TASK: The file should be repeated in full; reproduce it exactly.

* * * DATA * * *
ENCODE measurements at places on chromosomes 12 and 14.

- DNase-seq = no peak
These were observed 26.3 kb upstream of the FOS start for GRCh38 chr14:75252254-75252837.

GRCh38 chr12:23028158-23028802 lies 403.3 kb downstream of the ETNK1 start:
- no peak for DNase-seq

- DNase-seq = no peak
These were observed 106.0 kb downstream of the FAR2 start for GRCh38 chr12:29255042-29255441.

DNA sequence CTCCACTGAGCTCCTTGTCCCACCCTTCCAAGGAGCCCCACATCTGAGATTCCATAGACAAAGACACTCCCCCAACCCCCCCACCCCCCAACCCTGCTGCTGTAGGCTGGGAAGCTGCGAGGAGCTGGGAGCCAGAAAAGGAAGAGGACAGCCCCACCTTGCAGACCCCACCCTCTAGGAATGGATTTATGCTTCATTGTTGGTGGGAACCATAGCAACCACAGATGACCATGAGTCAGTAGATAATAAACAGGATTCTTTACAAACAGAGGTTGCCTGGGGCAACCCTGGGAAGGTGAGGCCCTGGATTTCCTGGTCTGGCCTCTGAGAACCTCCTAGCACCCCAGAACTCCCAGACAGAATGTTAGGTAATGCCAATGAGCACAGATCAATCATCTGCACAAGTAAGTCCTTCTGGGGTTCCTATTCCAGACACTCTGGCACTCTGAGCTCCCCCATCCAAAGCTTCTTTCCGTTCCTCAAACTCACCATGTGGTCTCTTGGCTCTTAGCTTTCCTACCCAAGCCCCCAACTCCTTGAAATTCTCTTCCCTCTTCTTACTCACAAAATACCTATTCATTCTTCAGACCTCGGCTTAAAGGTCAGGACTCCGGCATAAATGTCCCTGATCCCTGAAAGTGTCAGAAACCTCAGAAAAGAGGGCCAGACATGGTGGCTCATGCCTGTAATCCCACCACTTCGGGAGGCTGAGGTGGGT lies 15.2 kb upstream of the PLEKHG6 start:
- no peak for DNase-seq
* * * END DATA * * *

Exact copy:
ENCODE measurements at places on chromosomes 12 and 14.

- DNase-seq = no peak
These were observed 26.3 kb upstream of the FOS start for GRCh38 chr14:75252254-75252837.

GRCh38 chr12:23028158-23028802 lies 403.3 kb downstream of the ETNK1 start:
- no peak for DNase-seq

- DNase-seq = no peak
These were observed 106.0 kb downstream of the FAR2 start for GRCh38 chr12:29255042-29255441.

DNA sequence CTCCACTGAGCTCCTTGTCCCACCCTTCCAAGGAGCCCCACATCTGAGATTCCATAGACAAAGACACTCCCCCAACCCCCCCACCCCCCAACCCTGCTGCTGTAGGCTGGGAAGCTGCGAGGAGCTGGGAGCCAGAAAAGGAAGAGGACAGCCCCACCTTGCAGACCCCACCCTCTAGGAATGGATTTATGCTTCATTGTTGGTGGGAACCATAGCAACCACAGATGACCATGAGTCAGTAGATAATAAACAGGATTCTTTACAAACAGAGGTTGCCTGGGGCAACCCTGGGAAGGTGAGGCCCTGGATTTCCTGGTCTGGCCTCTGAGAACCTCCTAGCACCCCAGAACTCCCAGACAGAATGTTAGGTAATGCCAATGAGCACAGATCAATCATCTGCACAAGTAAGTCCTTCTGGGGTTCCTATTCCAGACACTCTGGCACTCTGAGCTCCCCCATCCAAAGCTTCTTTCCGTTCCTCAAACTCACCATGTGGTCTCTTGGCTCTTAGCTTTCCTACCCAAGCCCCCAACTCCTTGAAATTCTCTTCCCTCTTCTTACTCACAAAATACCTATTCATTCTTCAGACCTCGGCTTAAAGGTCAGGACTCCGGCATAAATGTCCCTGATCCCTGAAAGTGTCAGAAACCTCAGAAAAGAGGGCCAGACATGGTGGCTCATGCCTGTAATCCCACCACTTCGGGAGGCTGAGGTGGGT lies 15.2 kb upstream of the PLEKHG6 start:
- no peak for DNase-seq